Media consolidation is taking its toll on the ability of the media, including TV newsrooms, to cover state legislatures where nearly $1.3 trillion is allocated each year, said FCC commissioner Michael Copps.
Copps made his remarks during a public meeting held Feb. 23 in Harrisburg, PA, on media ownership as part of the FCC's latest effort to revise ownership rules.
A media merger usually means one less reporter per beat, including the state legislature, he said. During a period of years, additional mergers create a situation with too few reporters. Copps quoted statistics showing that there are currently about 500 reporters nationwide covering state legislatures. "That works out to 10 per state — for all forms of media — with only a handful, sometimes as few as two, in our smaller states," he said. He contrasted that number to the 40,000 registered lobbyists — five per legislator — at the state level.
During his comments, Copps called for a restoration of "meaningful public interest responsibilities on our broadcast media — like an honest-to-goodness licensing system that doesn't grant licenses automatically, but stops to judge if a license-holder is really doing its job to serve the common good."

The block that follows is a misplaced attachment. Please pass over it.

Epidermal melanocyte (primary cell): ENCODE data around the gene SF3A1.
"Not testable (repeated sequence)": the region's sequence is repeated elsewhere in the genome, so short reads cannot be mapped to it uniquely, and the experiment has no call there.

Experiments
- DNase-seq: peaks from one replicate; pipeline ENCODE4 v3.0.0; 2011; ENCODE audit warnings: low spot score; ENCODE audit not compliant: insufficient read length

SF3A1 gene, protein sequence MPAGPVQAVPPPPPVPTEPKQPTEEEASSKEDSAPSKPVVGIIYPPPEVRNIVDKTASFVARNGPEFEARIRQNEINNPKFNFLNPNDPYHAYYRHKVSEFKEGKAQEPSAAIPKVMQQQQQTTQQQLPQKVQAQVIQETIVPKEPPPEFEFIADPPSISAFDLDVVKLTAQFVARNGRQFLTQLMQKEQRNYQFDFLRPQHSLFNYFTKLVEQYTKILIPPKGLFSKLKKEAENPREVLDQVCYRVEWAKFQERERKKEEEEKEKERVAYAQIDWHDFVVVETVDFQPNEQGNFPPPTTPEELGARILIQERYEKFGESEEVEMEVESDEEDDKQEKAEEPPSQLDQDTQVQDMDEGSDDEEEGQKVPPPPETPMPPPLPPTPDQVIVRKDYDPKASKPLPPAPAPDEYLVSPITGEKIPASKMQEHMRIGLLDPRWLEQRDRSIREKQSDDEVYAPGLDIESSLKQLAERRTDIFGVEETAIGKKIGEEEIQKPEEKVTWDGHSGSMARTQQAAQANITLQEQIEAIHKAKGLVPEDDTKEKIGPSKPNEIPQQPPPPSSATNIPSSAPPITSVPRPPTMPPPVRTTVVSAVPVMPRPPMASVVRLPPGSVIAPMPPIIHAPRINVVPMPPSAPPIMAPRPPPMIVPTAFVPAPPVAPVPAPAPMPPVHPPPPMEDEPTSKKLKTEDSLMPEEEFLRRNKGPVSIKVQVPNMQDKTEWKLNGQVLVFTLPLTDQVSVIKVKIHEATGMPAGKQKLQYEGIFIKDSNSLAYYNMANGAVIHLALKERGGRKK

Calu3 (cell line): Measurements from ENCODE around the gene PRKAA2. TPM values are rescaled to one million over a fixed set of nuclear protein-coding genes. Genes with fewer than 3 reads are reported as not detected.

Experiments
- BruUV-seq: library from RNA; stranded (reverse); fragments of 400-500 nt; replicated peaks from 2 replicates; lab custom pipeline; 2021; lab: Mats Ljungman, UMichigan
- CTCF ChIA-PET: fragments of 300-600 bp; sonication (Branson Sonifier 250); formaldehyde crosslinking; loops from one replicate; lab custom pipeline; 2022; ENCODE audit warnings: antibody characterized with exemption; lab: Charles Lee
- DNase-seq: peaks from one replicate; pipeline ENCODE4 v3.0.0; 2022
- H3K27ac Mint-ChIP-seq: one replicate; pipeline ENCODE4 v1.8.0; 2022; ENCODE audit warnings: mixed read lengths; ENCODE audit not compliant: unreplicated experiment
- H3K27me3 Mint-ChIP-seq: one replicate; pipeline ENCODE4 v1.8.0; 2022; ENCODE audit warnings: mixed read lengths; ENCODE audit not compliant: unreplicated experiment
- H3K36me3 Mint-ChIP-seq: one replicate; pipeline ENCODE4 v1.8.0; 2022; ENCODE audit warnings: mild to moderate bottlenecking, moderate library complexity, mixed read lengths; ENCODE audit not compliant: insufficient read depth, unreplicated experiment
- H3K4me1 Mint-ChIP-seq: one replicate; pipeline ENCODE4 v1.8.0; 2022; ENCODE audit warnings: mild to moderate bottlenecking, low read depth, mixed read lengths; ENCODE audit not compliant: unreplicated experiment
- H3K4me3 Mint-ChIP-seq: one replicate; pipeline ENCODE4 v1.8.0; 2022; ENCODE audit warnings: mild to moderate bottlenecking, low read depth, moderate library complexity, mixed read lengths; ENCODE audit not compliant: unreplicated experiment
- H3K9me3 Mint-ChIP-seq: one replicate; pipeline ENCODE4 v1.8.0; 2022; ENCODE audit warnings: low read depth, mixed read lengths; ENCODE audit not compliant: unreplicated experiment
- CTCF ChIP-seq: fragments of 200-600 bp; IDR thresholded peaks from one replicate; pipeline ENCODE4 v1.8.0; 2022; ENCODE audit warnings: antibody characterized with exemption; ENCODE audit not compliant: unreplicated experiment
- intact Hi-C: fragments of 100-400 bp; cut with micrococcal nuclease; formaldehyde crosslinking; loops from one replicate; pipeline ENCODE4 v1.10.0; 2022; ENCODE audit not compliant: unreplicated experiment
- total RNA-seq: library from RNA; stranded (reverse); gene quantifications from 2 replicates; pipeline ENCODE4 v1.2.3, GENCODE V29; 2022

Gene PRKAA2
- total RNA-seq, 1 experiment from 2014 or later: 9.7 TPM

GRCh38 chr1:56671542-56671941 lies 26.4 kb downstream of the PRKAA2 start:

Echoing Copps' remarks, commissioner Jonathan Adelstein said fewer media outlets meant less coverage of the daily activities of statehouses. While acknowledging the contention of consolidation proponents that news consumers have new options like the Internet and satellite radio to get their information, Adelstein said broadcast news still dominates; thus, the consequences of consolidation should be carefully considered.
For more information, visit www.fcc.gov
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